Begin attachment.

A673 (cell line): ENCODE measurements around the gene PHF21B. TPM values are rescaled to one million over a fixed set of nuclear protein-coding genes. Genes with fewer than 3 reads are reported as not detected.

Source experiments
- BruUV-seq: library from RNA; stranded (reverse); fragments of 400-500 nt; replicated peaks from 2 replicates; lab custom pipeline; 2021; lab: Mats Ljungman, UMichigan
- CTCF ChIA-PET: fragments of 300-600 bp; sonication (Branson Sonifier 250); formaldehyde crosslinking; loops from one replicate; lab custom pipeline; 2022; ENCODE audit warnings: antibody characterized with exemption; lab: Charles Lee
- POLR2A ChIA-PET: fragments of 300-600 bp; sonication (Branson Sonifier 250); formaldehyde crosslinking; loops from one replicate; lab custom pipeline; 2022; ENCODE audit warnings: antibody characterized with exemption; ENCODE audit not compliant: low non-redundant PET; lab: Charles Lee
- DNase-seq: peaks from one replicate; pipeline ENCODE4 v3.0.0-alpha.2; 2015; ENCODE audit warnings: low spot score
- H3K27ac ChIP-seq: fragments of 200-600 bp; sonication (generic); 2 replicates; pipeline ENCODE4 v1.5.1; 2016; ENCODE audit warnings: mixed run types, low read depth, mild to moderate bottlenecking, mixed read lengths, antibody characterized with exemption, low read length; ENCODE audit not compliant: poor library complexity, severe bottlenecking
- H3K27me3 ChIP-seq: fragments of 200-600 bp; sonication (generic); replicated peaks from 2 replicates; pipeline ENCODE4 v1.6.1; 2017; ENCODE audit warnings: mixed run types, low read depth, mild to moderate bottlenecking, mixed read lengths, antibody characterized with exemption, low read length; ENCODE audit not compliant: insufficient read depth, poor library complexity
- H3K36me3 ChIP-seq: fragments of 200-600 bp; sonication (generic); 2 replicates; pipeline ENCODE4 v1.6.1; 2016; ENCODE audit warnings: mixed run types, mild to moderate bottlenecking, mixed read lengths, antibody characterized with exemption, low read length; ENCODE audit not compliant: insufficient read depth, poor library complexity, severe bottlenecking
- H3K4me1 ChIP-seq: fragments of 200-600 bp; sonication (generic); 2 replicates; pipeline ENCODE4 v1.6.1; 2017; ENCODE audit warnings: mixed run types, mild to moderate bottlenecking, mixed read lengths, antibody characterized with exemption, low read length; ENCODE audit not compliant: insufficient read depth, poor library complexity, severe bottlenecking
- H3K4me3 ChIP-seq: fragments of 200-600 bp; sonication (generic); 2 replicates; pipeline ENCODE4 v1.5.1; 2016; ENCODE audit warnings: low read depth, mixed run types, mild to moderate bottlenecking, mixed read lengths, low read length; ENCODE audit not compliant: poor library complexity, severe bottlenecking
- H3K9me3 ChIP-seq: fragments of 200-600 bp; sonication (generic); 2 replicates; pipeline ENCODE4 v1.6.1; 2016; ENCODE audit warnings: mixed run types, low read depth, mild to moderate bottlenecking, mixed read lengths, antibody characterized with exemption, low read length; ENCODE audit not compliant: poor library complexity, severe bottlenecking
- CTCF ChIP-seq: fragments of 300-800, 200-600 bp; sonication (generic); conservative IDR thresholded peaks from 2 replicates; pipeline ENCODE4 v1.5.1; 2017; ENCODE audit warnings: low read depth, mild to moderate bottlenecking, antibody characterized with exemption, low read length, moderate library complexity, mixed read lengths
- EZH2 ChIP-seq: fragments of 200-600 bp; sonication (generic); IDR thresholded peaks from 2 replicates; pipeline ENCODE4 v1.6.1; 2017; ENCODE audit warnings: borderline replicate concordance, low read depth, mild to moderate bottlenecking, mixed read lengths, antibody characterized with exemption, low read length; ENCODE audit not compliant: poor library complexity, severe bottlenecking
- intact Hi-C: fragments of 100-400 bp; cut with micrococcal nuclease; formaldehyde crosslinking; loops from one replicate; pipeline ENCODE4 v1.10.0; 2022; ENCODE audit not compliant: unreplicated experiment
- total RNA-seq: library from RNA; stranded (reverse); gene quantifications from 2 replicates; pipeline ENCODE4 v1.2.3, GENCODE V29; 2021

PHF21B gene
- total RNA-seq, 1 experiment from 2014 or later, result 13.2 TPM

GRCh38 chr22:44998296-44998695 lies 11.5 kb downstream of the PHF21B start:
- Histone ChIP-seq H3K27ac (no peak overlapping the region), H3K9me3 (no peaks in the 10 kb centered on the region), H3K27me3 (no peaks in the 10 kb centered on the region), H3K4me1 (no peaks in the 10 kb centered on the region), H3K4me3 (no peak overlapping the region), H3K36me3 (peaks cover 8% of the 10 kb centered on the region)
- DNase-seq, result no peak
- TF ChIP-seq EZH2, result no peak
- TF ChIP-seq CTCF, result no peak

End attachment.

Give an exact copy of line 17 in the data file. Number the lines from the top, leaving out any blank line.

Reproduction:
PHF21B gene